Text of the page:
Growing up in Yerevan, the capital of Armenia, Tigran Sloyan and Aram Shatakhtsyan dubbed themselves the country’s biggest math and coding nerds, respectively. But while Sloyan had the opportunity to attend MIT and later landed a job at Google, his childhood friend wasn’t so lucky.
Shatakhtsyan stayed local, attending Yerevan State University. He struggled to get a foot in the door of the top tech giants, spending years quietly freelancing—until Sloyan got an idea.
“He was making something like $30 an hour, where I was making, like, $130,000 a year,” Sloyan says. “While he was a much stronger programmer than I was, my résumé was giving me so many more opportunities. That was [our] original realization of how broken the world is.”
In 2015, the pair teamed up with former investment banker Sophia Baik, 35, to launch CodeSignal, a coding assessment platform meant to eliminate bias in tech hiring. The company announced Tuesday that it had raised $25 million in Series B funding from investors led by Menlo Ventures, valuing it at $120 million. This round brings CodeSignal’s total funding to $37.5 million.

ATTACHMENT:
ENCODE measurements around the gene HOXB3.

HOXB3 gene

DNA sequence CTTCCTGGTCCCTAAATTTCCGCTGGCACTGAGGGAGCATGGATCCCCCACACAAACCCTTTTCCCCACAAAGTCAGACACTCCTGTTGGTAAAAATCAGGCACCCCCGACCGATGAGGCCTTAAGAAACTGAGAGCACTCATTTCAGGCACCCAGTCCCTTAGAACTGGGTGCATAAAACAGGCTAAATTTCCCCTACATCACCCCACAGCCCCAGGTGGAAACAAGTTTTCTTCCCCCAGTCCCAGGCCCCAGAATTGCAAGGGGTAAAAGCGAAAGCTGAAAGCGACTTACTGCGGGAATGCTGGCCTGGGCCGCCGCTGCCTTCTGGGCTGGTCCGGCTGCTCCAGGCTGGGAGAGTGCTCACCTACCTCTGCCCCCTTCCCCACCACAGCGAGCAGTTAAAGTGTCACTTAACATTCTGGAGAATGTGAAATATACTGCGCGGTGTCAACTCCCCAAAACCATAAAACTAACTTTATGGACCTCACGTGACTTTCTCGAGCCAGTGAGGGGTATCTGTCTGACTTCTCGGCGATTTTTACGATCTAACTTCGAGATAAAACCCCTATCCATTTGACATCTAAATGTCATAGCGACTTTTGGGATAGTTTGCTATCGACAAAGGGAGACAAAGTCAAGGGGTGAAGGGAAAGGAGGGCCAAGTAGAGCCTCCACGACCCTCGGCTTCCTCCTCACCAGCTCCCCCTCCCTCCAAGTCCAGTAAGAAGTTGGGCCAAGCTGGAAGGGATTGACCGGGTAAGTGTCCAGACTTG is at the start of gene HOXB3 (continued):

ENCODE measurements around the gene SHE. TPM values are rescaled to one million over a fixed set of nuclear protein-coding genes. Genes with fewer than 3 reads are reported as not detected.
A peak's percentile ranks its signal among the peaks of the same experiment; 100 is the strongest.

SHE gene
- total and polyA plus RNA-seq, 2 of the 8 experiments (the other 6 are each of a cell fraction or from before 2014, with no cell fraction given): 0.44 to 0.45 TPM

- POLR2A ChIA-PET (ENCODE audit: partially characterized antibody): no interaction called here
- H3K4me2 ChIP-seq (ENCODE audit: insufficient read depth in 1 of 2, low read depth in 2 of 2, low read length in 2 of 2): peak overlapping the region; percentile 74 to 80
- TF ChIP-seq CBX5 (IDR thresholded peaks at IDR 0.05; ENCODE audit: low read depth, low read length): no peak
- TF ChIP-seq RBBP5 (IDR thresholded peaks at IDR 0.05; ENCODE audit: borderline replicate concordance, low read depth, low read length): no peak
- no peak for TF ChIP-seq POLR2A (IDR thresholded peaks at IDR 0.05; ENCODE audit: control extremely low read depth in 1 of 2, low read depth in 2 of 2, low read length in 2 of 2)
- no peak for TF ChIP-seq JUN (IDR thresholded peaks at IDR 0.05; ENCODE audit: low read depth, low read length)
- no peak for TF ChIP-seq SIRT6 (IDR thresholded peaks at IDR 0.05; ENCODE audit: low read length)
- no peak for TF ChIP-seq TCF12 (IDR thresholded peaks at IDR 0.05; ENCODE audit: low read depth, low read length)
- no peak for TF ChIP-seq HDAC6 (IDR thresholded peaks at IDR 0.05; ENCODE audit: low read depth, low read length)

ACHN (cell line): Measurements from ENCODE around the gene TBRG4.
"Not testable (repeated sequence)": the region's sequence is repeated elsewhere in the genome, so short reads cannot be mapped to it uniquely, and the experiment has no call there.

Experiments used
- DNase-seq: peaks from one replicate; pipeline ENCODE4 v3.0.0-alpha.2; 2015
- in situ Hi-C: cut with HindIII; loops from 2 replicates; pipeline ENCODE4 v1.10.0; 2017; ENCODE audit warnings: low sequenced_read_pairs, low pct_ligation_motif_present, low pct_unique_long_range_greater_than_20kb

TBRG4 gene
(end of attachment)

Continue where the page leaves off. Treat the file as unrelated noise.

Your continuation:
CodeSignal boasts customers such as Zoom, Uber, Instacart, Robinhood, Asana and Brex, among others. Forbes named Shatakhtsyan, the 30-year-old chief technology officer, to its 30 Under 30: Enterprise Technology list last year.
Formerly called CodeFights, CodeSignal invites recruiters and hiring managers to “go beyond résumés,” using its suite of skills-based assessments to ensure all candidates are evaluated against the same objective standard, says CEO Sloyan, 32.
“The statistics say, on average, recruiters spend about six seconds [reviewing] a résumé, which is crazy,” he says. “Some don't even get reviewed. It's a well-known thing, especially in the Bay Area, that applying for a job is like sending your résumé to a black hole.”